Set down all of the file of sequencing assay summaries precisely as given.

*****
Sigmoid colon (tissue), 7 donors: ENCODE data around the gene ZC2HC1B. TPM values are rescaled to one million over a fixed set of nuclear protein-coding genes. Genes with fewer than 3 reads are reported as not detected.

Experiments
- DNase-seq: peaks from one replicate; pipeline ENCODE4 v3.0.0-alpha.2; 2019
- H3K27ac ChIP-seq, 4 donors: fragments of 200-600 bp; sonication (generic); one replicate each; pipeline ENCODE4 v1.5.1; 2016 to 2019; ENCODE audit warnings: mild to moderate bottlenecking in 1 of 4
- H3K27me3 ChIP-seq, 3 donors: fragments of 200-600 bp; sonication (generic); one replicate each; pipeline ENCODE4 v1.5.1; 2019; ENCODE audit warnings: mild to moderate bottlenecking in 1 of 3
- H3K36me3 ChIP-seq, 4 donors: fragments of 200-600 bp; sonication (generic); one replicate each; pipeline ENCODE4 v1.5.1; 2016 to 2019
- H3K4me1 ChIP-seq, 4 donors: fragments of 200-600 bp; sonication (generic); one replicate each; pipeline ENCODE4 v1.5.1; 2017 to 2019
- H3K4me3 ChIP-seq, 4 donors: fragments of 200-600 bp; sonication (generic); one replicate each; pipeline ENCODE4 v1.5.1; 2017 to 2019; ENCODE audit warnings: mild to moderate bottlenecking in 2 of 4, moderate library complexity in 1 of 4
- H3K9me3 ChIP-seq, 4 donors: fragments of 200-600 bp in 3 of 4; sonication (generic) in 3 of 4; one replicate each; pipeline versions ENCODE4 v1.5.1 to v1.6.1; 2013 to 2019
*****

Sigmoid colon (tissue), 7 donors: ENCODE data around the gene ZC2HC1B. TPM values are rescaled to one million over a fixed set of nuclear protein-coding genes. Genes with fewer than 3 reads are reported as not detected.

Experiments
- DNase-seq: peaks from one replicate; pipeline ENCODE4 v3.0.0-alpha.2; 2019
- H3K27ac ChIP-seq, 4 donors: fragments of 200-600 bp; sonication (generic); one replicate each; pipeline ENCODE4 v1.5.1; 2016 to 2019; ENCODE audit warnings: mild to moderate bottlenecking in 1 of 4
- H3K27me3 ChIP-seq, 3 donors: fragments of 200-600 bp; sonication (generic); one replicate each; pipeline ENCODE4 v1.5.1; 2019; ENCODE audit warnings: mild to moderate bottlenecking in 1 of 3
- H3K36me3 ChIP-seq, 4 donors: fragments of 200-600 bp; sonication (generic); one replicate each; pipeline ENCODE4 v1.5.1; 2016 to 2019
- H3K4me1 ChIP-seq, 4 donors: fragments of 200-600 bp; sonication (generic); one replicate each; pipeline ENCODE4 v1.5.1; 2017 to 2019
- H3K4me3 ChIP-seq, 4 donors: fragments of 200-600 bp; sonication (generic); one replicate each; pipeline ENCODE4 v1.5.1; 2017 to 2019; ENCODE audit warnings: mild to moderate bottlenecking in 2 of 4, moderate library complexity in 1 of 4
- H3K9me3 ChIP-seq, 4 donors: fragments of 200-600 bp in 3 of 4; sonication (generic) in 3 of 4; one replicate each; pipeline versions ENCODE4 v1.5.1 to v1.6.1; 2013 to 2019